Los Osos environmental activist Joey Racano weighs in on the controversy surrounding the Morro Coast Audubon Society’s plans to remove Eucalyptus trees from the Sweet Springs Nature Preserve.
As misunderstood as King Kong and standing nearly twice as tall, the Eucalyptus of California is alive and well, and living in Sweet Springs Nature Preserve. There are as many varieties of Eucalyptus as there are flavors at Baskin Robbins, with names like Blue Gum, Wooly Butt and Black Peppermint. As with many trees inhabiting present-day California, the Eucalyptus originated elsewhere, and some, like the Black Peppermint, grow taller in their native lands. There are some who disparage the mighty Eucalyptus, branding her an alien, an invasive, a weed to be eradicated. But like it or not, this tree is now part of our ecosystem, and causing us to redefine the word native.
According to the authoritative work “The Eucalyptus of California” by librarian/archivist Robert L. Santos, California State University, Stanislaus, Charlie Danielson of the California Native Plant Society once made the statement “No animal species feed on Eucalyptus.” But on a recent outing to Sweet Springs East, I personally observed and recorded a squirrel in one of the very trees marked for eradication, and it was eating Eucalyptus seeds! This throws into question how much the ecosystem would actually benefit from removal of these trees as compared to what these trees have come to provide.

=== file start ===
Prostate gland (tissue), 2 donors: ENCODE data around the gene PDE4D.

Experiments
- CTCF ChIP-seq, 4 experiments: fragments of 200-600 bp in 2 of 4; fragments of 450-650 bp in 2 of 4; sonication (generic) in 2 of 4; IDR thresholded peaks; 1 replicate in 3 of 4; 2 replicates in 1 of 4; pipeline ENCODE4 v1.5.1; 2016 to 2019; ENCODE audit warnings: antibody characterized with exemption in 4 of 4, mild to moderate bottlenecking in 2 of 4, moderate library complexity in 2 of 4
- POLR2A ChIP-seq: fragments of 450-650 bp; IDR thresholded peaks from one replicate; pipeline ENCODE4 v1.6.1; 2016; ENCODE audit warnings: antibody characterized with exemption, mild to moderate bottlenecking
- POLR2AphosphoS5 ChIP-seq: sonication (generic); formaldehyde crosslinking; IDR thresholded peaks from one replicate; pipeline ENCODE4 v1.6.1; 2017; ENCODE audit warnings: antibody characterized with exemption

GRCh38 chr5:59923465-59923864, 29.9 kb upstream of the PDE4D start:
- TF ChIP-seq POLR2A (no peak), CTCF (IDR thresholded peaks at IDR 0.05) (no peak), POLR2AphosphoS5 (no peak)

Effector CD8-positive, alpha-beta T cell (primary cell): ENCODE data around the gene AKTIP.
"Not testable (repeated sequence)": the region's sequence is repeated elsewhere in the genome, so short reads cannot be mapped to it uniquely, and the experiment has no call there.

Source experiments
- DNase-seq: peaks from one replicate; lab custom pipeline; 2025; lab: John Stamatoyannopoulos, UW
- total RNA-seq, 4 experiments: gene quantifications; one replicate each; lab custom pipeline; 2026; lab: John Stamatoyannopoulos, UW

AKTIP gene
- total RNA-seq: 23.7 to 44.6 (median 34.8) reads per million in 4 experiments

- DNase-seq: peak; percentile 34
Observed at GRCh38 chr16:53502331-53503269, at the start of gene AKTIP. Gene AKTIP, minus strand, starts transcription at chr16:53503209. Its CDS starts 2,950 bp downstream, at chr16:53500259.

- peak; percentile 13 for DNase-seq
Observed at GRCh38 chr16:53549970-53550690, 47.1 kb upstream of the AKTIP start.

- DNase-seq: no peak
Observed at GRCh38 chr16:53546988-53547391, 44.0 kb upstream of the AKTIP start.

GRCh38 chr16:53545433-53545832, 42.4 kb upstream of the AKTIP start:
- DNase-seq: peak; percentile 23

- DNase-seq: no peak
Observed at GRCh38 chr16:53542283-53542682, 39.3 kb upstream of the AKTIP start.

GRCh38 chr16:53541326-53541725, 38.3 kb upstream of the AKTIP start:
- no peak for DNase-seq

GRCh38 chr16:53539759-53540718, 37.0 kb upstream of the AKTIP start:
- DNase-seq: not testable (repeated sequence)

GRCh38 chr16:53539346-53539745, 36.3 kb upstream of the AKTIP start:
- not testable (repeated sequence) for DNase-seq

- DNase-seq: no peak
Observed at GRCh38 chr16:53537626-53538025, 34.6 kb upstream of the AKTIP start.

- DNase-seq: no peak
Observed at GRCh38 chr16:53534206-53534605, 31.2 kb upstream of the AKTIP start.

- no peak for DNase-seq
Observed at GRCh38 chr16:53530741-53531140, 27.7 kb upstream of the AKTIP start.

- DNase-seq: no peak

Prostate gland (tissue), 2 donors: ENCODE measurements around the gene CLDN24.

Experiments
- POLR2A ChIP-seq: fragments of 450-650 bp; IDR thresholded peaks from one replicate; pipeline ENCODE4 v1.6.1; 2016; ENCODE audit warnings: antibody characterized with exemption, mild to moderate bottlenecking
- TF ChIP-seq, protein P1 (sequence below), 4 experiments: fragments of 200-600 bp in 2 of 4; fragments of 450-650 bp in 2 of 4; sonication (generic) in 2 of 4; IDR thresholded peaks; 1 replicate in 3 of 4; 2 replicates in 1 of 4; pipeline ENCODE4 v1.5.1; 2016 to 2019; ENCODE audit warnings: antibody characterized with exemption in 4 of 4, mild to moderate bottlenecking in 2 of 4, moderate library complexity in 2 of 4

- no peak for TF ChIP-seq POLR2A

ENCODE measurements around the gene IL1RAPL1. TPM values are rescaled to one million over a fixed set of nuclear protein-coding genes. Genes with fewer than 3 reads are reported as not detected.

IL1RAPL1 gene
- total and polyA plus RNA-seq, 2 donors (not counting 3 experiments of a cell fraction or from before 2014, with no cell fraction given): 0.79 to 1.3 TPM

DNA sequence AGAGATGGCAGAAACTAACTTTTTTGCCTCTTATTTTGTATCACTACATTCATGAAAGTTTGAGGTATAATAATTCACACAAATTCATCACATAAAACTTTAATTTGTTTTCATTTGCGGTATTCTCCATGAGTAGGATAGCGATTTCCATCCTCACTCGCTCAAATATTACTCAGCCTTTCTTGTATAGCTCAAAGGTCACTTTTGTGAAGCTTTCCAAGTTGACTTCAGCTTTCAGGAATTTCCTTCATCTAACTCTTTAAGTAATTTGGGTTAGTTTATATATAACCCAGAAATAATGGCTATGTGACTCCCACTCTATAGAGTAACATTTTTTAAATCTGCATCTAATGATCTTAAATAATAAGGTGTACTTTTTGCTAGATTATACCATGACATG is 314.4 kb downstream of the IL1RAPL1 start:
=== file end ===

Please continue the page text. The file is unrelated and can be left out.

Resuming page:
Then there is the question of the Monarch butterfly, that solar powered two-winged riot of color that even now continue to be photographed in the very trees slated for removal. Cal Poly Graduate students have spent years documenting the Monarch butterfly’s use of the Eucalyptus in Los Osos and their movements among them. It is the opinion of these grad students that every Eucalyptus tree in the area is de facto critical habitat for these endangered butterflies.
In fact, of all the trees used by Monarch butterflies in California, a whopping 75% of them are Eucalyptus. The SLO County Land Conservancy in its very early days around 1998 wrote the “Sweet Springs Management Plan.” They had a Monarch specialist determine the Eucalyptus trees were used by the migrating Monarchs and that Sweet Springs was on the flyway for their migration. What are now left may be stragglers, but it is our job to bring them back.
In nearby Morro Bay, Eucalyptus make up an entire grove that serves year after year as a rookery for the Great Blue Heron, Black Crowned Night Heron, Great Egret and Cormorant. In Sweet Springs East, where this ill-conceived clearcut is proposed, species I have observed — using the trees in question — not only include Monarchs, but Admiral butterflies as well, along with squirrels, many hawks and a rather noisy Peregrine Falcon.